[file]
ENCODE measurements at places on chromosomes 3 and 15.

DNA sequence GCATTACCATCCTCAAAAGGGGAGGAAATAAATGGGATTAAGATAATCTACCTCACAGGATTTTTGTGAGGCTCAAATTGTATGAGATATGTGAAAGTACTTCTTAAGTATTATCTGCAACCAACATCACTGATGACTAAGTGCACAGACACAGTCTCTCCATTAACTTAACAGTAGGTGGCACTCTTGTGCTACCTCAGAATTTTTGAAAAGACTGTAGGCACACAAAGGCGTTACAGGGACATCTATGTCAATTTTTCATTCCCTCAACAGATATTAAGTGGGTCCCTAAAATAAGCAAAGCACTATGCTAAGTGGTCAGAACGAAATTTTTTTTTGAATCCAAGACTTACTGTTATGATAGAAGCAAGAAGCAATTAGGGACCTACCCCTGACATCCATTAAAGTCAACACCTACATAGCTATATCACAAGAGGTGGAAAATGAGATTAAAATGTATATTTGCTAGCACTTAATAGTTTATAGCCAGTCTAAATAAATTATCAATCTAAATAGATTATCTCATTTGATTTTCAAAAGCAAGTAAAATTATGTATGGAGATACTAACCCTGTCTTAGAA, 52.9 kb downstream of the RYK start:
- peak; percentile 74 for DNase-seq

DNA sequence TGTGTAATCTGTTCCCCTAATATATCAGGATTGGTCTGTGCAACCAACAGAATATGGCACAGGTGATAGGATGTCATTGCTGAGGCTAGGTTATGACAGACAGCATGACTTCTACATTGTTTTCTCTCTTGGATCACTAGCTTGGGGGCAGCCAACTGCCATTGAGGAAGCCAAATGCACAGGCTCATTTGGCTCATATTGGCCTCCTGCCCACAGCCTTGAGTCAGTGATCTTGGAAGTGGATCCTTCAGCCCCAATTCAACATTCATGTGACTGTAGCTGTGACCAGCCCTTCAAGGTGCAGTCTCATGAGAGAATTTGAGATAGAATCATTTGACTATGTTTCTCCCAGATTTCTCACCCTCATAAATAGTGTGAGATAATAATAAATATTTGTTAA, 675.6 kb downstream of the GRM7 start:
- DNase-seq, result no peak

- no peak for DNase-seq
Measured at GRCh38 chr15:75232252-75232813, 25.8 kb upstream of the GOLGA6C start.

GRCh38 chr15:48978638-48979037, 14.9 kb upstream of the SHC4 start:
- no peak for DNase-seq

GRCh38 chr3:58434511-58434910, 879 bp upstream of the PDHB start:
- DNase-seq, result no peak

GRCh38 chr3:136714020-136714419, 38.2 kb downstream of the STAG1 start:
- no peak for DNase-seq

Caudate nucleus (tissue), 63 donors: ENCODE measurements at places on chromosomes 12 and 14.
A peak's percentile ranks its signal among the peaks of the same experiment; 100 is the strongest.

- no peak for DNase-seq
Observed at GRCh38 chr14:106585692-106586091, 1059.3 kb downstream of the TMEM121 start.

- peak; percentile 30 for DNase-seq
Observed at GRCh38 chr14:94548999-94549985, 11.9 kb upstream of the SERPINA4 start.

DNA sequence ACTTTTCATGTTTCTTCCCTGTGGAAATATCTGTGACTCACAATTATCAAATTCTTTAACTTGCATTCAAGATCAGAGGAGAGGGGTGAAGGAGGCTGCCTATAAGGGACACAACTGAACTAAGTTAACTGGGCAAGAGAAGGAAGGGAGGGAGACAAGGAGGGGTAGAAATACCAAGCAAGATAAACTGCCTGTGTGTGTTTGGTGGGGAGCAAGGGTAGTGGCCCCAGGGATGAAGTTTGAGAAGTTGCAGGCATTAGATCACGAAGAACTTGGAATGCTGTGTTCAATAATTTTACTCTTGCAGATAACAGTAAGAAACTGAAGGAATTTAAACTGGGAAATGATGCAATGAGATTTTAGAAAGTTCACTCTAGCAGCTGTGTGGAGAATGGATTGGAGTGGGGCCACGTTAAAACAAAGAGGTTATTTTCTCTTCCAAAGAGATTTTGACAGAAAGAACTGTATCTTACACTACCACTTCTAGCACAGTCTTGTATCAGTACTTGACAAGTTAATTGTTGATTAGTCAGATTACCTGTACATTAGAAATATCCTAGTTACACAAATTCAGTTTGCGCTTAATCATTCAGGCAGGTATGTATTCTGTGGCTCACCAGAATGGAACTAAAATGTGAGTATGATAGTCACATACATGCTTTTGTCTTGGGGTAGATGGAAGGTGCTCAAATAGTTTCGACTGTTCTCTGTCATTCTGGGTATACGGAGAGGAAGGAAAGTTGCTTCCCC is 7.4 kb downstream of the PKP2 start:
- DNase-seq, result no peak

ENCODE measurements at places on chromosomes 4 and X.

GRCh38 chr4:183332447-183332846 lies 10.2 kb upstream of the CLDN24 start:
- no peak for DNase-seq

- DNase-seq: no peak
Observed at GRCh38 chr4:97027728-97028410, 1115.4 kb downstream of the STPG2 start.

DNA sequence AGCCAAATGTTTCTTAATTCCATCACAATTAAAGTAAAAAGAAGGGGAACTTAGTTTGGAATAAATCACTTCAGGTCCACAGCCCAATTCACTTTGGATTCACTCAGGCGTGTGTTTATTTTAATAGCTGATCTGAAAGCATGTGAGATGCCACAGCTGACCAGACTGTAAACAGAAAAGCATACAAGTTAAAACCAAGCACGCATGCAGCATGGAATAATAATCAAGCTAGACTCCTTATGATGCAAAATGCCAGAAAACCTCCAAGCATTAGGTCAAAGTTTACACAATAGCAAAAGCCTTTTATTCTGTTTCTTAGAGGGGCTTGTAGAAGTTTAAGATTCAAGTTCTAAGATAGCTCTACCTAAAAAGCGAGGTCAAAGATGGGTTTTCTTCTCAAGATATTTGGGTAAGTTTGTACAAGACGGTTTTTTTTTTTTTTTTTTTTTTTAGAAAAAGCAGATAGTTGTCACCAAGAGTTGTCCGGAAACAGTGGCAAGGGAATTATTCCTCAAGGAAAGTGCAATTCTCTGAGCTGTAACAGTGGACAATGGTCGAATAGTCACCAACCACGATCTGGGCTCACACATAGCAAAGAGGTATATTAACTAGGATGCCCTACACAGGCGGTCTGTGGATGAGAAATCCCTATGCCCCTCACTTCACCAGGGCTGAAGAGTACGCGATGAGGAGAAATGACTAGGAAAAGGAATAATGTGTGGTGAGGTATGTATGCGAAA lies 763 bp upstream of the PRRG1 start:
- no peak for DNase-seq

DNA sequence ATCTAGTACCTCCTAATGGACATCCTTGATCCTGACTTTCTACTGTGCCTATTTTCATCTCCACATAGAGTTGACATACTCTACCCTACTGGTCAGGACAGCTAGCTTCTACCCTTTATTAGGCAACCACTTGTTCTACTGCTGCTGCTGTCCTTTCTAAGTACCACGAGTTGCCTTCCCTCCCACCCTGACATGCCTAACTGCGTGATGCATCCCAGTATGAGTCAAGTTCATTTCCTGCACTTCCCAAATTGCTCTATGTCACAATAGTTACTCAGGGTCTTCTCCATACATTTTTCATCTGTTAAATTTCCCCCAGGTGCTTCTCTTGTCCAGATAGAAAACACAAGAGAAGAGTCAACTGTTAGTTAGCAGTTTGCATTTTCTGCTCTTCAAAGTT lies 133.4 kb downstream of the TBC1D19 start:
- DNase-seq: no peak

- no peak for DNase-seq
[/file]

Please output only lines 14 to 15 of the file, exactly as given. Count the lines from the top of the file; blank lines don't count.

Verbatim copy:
Caudate nucleus (tissue), 63 donors: ENCODE measurements at places on chromosomes 12 and 14.
A peak's percentile ranks its signal among the peaks of the same experiment; 100 is the strongest.